Chipotle changes: Is this what post-pandemic restaurants might look like?

Business

Chipotle has introduced its first-ever digital-only restaurant called the Chipotle Digital Kitchen. The new restaurant is located just outside the gates to the military academy in Highland Falls, NY and will open on Saturday, November 14 for pick-up and delivery only. (from Chipotle)

(NEXSTAR) — Chipotle is opening what it’s calling a “digital-only” restaurant to reflect changes brought about by the coronavirus pandemic.

The company says about half of its sales came through its website and app in the third quarter, so this new-concept store will reflect that major business shift.

The restaurant won’t have a dining room and employees won’t take orders. Instead, customers will order through an app and pick it up — or meals will be given to drivers to make deliveries.

Rather than traditional tables where people can eat, there will be a center table for people waiting on orders.

“With digital sales tripling year over year last quarter, consumers are demanding more digital access than ever before so we’re constantly exploring new ways to enhance the experience for our guests,” Curt Garner, Chipotle’s chief technology officer, said in a news release.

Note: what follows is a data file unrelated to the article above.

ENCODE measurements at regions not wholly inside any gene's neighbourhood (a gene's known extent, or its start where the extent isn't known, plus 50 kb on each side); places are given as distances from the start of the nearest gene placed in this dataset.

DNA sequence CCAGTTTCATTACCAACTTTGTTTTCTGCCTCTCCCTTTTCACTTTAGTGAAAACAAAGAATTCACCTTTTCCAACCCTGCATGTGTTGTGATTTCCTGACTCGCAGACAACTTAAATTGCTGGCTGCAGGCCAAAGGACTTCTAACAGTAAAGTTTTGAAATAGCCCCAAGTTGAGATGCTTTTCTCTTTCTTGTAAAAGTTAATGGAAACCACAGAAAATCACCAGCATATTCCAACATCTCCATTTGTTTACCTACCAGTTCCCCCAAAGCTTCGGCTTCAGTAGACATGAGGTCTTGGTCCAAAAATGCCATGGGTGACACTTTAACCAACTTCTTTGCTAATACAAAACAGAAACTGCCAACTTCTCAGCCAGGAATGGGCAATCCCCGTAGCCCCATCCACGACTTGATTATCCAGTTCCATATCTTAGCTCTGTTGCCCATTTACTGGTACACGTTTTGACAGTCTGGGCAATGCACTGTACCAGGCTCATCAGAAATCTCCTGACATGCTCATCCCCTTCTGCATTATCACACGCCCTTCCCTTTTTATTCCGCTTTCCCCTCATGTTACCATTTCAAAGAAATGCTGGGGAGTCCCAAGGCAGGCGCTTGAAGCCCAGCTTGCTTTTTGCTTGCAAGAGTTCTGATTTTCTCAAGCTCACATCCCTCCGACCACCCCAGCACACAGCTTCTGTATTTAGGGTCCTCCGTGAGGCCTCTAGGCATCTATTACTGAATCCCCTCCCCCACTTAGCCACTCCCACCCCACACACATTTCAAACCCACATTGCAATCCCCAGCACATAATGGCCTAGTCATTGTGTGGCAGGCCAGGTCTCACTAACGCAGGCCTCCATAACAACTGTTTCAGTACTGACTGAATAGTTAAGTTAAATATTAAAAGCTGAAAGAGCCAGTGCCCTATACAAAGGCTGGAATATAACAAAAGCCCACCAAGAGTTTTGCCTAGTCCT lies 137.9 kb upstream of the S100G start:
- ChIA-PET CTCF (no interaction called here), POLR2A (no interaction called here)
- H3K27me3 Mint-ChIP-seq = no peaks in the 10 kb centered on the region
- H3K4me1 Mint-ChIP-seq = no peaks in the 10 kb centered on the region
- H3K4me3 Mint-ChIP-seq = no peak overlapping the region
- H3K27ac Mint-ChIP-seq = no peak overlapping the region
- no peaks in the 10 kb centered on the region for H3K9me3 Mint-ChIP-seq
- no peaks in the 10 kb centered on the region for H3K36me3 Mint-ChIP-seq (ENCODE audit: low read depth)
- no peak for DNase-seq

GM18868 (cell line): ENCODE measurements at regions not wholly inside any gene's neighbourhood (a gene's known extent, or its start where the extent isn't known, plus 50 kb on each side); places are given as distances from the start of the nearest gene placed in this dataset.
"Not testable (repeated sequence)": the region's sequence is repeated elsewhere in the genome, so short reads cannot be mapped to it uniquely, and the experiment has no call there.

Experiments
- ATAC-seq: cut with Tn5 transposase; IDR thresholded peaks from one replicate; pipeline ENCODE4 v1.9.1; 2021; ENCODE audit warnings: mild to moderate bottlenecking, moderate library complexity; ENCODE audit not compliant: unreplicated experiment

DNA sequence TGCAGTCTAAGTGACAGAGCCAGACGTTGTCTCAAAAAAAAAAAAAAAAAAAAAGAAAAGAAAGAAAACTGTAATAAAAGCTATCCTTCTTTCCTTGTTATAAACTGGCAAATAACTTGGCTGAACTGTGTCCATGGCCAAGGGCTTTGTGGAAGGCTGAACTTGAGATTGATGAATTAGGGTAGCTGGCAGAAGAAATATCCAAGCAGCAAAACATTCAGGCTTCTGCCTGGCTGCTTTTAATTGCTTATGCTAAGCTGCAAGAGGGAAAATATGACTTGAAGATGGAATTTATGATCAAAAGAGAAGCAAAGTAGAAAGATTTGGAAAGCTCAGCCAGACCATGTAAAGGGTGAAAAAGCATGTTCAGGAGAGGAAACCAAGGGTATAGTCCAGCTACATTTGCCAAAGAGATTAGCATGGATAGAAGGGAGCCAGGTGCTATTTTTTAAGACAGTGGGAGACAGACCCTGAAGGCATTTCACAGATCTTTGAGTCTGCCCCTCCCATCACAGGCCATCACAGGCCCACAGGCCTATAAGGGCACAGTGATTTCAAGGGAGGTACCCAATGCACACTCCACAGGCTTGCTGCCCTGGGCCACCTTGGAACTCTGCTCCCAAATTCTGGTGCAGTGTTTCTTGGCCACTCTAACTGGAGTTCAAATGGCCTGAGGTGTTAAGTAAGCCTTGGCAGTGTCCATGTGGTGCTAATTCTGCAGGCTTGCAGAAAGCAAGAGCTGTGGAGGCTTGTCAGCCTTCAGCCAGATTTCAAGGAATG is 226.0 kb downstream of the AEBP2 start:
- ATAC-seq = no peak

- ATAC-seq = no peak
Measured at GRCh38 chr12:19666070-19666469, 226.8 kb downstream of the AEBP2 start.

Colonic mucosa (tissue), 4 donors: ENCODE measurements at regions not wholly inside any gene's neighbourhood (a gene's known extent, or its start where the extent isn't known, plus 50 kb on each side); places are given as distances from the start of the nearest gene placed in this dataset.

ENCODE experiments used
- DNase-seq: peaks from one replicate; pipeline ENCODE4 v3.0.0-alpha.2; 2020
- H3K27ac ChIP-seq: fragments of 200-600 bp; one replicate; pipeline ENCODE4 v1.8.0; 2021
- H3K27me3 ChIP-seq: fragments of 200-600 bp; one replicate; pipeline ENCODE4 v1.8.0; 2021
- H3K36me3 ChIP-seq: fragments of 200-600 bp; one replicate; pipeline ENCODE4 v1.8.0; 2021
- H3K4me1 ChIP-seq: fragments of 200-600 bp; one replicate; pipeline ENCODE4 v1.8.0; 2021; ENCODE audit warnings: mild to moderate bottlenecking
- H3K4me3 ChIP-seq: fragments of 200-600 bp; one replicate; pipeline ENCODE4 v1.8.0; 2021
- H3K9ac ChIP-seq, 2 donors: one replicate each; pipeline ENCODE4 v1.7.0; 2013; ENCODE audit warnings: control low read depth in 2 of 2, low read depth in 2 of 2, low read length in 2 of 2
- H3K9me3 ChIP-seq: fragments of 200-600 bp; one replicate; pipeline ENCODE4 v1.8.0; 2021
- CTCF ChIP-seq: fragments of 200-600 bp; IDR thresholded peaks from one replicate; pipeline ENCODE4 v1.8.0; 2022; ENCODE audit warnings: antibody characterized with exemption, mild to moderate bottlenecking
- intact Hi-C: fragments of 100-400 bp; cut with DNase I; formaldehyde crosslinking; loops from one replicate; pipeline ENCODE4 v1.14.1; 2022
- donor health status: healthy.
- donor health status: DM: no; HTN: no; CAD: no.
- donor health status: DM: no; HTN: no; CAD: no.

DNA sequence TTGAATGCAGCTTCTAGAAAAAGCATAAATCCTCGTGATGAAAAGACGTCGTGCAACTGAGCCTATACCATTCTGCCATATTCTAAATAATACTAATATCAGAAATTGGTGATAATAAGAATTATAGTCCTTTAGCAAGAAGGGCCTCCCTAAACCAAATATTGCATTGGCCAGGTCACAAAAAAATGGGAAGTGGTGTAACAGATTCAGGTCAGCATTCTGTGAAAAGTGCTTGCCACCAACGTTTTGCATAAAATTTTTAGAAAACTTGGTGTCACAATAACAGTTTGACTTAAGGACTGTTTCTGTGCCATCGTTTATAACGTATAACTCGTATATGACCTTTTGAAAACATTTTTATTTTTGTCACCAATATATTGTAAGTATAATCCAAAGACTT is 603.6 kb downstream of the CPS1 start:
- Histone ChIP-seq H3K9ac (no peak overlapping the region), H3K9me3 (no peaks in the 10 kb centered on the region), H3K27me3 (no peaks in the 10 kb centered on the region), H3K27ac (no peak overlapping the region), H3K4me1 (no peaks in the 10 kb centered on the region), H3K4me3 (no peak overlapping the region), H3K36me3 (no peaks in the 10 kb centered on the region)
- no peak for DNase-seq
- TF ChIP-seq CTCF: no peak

The first of these new-concept stores will open in Highland Falls, New York and cater to cadets at the West Point military academy.

The design and business model mirror a similar process used at a Starbucks location in New York City.

Billionaire Mark Cuban, who is a regular on the show “Shark Tank,” believes now is the time for businesses to rethink their workflows specifically citing the restaurant industry.

“If people aren’t going back to downtown anymore, the whole ecology of coffee shops, diners — those businesses are really going to struggle,” Cuban said during a CB Insights’ virtual Technology Conference earlier this year. “Sustaining a business and trying to retain legacy revenue streams are going to be more difficult for physical businesses, but there will be equivalent opportunities to create new businesses that aren’t held back by ways of the past.”

Cuban believes there’s no better time to start a company than during a pandemic-like experience. He said larger businesses will have to deal with legacy issues — like modifying or adjustment space and layouts.

“Existing businesses are going to have to figure out how to continue on, while new businesses may recognize the difference,” he added.

We’ve already seen some restaurants rework their drive-thrus to allow for additional cars and other restaurants embrace delivery.

Chipotle believes its digital-only store will also keep workers safer by limiting face-to-face interaction with customers.

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